“This is four minutes of some of the most breathtaking sky you’ve ever seen. Shot in South Dakota, Wisconsin, Utah and Colorado during the months of June, September and October 2011, the video is made up of multiple long-exposure photographs painstakingly combined into seamless footage, capturing the stars, sky and landscape together in a way that conventional video cameras cannot.
What you are seeing here is an ordered array of literally thousands of 15-30 second exposures shot with professional Canon dSLRs, and given life via the music of composer Bear McCreary.”
This is one of the best time-lapse-videos of the sky that I’ve seen yet, probably about the third or fourth that I’ve posted on my Tumblr, now.
They never fail to make me emotional like a girl watching the Notebook (for the record, I do not enjoy that movie.) I find it often hard to describe how I feel about religion and spirituality, but if someone were to ask me what my spirituality was, I feel that this video best sums it up. Which is ironic, because when I first learned about the stars in Science class I would have never imagined I would have regarded them as anything more than a Science, since that’s what it is.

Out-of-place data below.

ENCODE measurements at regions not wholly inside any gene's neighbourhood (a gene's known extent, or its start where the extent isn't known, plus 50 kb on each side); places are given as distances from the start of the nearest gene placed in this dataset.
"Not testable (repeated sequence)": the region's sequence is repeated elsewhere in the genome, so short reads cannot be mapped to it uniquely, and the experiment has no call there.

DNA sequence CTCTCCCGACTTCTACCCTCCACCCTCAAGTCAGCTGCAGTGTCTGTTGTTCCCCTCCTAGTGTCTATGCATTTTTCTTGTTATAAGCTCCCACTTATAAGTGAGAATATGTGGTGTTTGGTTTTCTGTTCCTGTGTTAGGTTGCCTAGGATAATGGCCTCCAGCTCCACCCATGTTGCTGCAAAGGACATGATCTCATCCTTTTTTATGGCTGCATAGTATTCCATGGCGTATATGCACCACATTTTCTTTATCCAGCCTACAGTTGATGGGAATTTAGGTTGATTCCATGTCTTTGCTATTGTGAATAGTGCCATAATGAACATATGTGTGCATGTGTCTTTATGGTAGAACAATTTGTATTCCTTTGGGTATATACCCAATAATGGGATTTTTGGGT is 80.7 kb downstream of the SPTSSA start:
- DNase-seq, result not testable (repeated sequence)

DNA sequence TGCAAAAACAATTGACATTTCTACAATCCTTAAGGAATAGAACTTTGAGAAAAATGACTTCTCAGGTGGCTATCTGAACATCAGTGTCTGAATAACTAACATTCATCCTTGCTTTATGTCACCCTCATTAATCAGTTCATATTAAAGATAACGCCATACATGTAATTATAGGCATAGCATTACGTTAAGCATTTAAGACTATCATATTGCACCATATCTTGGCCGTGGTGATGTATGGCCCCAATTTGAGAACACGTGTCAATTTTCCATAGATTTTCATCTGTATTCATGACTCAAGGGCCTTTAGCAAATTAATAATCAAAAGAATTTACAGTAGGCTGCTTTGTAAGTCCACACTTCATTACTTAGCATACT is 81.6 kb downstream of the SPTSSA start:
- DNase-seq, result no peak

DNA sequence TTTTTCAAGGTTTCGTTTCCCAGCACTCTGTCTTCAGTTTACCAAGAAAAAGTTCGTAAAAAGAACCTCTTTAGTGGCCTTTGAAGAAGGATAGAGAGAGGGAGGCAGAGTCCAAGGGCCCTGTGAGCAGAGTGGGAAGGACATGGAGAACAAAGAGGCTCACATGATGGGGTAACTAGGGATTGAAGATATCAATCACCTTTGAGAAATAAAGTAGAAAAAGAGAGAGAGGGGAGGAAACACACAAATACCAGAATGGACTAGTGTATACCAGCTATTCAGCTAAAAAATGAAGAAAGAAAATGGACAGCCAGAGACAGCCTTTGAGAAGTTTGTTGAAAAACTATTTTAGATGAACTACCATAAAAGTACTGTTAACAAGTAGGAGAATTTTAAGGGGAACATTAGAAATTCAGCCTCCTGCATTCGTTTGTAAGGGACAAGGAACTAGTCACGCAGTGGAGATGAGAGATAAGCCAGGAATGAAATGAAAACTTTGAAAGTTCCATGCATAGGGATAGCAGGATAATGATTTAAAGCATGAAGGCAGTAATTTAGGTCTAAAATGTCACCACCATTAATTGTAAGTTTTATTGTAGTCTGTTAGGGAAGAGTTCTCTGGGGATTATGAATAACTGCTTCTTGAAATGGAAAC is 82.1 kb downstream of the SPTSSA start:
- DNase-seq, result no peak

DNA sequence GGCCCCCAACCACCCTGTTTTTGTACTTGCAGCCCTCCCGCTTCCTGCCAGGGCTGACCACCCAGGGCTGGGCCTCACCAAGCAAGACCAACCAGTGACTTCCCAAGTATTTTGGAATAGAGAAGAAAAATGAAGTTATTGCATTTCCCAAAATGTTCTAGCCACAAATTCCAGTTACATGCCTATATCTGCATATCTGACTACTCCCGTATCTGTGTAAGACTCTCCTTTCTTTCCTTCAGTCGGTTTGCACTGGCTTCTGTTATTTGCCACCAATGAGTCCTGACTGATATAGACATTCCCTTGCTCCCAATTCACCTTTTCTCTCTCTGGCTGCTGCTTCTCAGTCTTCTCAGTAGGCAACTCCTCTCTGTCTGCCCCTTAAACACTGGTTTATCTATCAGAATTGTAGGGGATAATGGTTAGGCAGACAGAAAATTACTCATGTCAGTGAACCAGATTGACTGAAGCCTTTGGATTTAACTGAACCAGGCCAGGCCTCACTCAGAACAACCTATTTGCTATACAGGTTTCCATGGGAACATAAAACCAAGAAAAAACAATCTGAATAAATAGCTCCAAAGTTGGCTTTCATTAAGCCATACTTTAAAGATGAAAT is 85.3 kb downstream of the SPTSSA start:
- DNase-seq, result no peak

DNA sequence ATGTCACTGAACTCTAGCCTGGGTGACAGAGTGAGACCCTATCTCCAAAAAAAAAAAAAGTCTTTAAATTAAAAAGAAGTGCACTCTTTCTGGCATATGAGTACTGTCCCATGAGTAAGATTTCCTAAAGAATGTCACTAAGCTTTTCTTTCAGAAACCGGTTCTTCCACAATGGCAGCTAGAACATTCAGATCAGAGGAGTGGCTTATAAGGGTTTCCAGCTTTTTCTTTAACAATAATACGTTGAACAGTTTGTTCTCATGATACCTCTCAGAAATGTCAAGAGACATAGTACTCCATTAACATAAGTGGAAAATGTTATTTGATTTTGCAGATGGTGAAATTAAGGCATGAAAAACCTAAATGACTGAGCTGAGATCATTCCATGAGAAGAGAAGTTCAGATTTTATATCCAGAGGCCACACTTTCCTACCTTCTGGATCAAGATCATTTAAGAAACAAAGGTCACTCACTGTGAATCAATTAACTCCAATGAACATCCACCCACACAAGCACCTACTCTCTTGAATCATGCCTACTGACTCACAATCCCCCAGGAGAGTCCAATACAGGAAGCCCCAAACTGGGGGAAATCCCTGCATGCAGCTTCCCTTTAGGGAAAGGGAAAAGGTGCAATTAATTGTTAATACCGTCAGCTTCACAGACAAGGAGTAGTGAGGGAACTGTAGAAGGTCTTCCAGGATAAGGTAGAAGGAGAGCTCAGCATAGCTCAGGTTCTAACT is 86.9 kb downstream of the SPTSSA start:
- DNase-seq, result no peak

But watching this, watching various films about space, watching Carl Sagan’s Cosmos series and knowing where human life came from - the stars … it’s more than a place outside of us. It is us. And it pays no remorse or mercy to anything but it’s whole. Everyone, everything, every single atom here or anywhere else, is an equal to the heavens. I can’t even think of a word that describes how I feel about that, alone. Endearing? Absolute awe? (Okay, that’s two words, but that’s as close as I can get.) I wonder if astronomers and other astronomy-enthusiasts feel the same way?
This was actually difficult for me to write. I hope it makes some sort of sense.
“Randy Halverson is an astrophotographer who takes gorgeous pictures of the sky and puts them together into amazing time lapse videos. On Google+ this morning he posted a picture he took last night, and it’s simply stunning: the International Space Station rising into the Milky Way, with both reflected on a lake’s still waters.”